How America can change its relationship with guns - Macleans.ca

How America can change its relationship with guns

It will take time. But Americans deserve the right to live without fear of mass shootings.

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Can America change? The United States has always demonstrated an endless capacity for growth, imagination and rebirth. For well over a century it’s been the world’s greatest source of economic, cultural and democratic inspiration. Many times it has completely transformed itself, out of necessity or vision—often both. The American aptitude for change has never been in doubt.

Surely it’s now time for Americans to change their own tragic relationship with gun violence.

The devastating attack last week on Pulse, a gay nightclub in Orlando, Fla., stands as the single biggest mass shooting in modern American history, with at least 49 dead and another 53 wounded. Yet how long this grim achievement retains top spot remains an open question. The previous record—33 dead and 23 injured in the Virginia Tech shooting in 2007—occurred less than a decade ago. And it’s only been four years since another mass shooter took the lives of 20 young children plus six adults at the Sandy Hook Elementary School in Connecticut. According to the online Gun Violence Archive, there have already been 139 mass shootings in the U.S. this year.

The United States is not unique in its suffering; other countries have been bloodied by public gun attacks. Britain: 16 kindergarten students and a teacher killed in Dunblane, Scotland. Germany: nine high school students, three teachers and three passersby killed in Winnenden. Australia: 35 killed and 23 wounded at the Port Arthur historic site in Tasmania. Canada: 14 young women killed and 14 others injured at the École Polytechnique in Montreal. The key difference between the U.S. and the rest of the world is that these other events sparked widespread national outrage and led directly to a political consensus on the need for changes to gun ownership rules, specifically access to handguns and the military-style rifles most frequently used in mass shootings. The U.S., alone among western nations, is apparently immune to this sort of response.

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There’s certainly been plenty of outrage and political heat generated by the Orlando shootings, but very little of it has been directed in ways that will solve the problem. Republican presumptive presidential nominee Donald Trump has used the attack to lash out at Muslim immigrants, ignoring the fact that previous mass shootings, including Sandy Hook and Virginia Tech, had nothing to do with religion. Democrat Hillary Clinton has sensibly called for a reinstatement of the assault weapon ban in place in the U.S. between 1994 and 2004, but keep in mind President Barack Obama used his own post-shooting comments to lament his inability to push similar gun-control measures through an intractable Congress.

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The sad truth is that most Americans prefer to talk about other things instead of summoning the courage necessary to shift their deadly national obsession with guns. This may be due to a deep love of owning firearms, or a widespread suspicion of government, or simply the sheer scale of the task at hand. The fact that nearly half of all civilian-owned firearms in the world are in the U.S. may be leading to a feeling of resignation that the problem is simply too big to tackle: there are already too many guns out there to make a difference. Weaning the U.S. off its guns is certainly a huge and daunting task. But nothing should be considered impossible for America.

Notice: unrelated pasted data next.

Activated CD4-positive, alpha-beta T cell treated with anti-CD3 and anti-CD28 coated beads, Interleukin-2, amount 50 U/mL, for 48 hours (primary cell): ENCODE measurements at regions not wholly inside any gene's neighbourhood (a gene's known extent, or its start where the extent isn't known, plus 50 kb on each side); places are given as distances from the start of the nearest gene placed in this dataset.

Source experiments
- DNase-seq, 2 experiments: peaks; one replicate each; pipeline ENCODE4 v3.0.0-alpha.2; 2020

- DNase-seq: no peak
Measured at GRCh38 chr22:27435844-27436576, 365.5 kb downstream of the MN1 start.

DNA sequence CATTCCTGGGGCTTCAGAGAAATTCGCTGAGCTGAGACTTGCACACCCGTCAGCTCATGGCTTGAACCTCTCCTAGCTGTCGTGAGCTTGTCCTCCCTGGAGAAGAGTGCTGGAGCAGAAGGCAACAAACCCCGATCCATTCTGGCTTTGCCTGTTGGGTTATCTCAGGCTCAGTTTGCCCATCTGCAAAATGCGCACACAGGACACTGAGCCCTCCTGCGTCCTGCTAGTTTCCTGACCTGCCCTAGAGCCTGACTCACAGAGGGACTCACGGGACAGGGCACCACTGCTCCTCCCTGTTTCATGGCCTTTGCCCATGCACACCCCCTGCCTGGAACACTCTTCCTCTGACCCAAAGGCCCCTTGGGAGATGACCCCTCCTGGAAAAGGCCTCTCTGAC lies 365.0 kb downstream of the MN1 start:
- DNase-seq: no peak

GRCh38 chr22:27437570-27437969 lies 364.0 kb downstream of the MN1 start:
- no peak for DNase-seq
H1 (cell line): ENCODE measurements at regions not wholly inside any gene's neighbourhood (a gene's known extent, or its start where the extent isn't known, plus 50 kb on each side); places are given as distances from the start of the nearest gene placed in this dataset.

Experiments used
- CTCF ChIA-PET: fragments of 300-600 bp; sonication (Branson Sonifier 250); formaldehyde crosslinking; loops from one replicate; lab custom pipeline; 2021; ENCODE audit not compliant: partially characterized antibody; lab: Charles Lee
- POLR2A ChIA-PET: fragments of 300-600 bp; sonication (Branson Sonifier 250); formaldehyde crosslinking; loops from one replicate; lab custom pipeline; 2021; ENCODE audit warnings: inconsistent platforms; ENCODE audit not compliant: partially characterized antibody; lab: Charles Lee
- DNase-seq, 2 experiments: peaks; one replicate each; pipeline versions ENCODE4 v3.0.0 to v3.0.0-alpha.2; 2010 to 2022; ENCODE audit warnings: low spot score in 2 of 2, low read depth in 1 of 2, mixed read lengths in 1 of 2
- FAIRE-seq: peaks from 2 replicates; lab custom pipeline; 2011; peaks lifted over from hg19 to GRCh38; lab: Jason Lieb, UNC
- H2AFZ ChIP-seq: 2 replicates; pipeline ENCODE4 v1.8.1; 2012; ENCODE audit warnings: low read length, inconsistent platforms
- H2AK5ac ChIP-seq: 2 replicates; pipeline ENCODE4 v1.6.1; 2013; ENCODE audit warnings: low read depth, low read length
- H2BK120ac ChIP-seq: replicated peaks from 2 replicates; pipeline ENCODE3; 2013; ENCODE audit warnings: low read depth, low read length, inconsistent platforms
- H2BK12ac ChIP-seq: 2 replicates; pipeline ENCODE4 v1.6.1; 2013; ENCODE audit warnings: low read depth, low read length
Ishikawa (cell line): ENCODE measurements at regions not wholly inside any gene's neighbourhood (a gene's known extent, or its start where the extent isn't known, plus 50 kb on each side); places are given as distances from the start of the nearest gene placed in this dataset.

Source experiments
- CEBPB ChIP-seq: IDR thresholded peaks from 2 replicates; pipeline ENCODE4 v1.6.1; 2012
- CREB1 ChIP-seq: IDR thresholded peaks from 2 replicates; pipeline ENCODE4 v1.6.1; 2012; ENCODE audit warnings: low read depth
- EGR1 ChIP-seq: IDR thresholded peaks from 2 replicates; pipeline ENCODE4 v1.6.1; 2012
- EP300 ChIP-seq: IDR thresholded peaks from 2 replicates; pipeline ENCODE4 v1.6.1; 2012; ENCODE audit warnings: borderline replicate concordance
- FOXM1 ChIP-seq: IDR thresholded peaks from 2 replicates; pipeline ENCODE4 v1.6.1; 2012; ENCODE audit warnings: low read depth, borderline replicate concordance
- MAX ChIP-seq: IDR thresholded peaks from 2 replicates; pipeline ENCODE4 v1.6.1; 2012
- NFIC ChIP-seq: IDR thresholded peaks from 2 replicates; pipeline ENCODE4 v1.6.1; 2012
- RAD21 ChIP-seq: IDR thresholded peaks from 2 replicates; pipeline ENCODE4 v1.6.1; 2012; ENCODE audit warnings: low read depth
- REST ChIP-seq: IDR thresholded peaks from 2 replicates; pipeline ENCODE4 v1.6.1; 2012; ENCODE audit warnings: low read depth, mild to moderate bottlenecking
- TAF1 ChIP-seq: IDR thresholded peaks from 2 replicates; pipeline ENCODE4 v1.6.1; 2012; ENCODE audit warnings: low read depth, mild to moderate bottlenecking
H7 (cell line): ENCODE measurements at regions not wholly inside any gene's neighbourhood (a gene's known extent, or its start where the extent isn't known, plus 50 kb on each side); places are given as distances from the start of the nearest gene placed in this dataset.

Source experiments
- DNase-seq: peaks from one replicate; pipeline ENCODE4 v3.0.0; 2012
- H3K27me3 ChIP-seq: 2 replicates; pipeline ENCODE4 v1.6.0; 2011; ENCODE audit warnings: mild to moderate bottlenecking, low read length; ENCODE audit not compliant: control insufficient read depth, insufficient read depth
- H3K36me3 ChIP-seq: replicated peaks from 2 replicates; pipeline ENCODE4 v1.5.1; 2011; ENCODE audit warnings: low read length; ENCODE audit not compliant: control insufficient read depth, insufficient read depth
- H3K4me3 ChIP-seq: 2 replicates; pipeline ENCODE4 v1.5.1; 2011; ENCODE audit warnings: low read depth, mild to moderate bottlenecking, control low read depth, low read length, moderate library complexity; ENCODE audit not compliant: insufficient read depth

In the wake of the Port Arthur shootings in Australia, for example, the federal government launched a massive buy-back program that reduced gun circulation by 20 per cent and nearly halved the number of gun-owning Australian households. Recent research indicates this led to a substantial decline in gun deaths from both homicide (35-50 per cent) and suicide (74 per cent). And there have been no mass shootings since the buy-back. A U.S. program proportionate in scale to Australia’s would remove up to 60 million guns from circulation. In Britain, the 1996 Dunblane massacre prompted a strict ban on handguns; the country has experienced only one mass shooting since then. Similarly, the 1994 to 2004 ban on assault rifles in the U.S. demonstrably reduced criminals’ access to large-capacity, rapid-fire guns.

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Besides limiting the accessibility of military-style weaponry, the other obvious issue to be confronted is mental illness. Mass shootings are nearly always the work of dangerously unstable individuals. Dealing with mental illness remains an enormous challenge for all societies, but once again, small steps are the way forward. In a modest achievement recognizing this fact, since 2004, 40 U.S. states have tightened gun laws to restrict sales to people with psychiatric problems. Consider it a start.

It may take still more time for public opinion and political leadership to finally come to terms with the horrors of gun violence in the U.S. And it may take decades to solve the problem. But someday, America will inevitably realize the right to live without fear of dying in a mass shooting outweighs the right to own guns designed to cause mass shootings.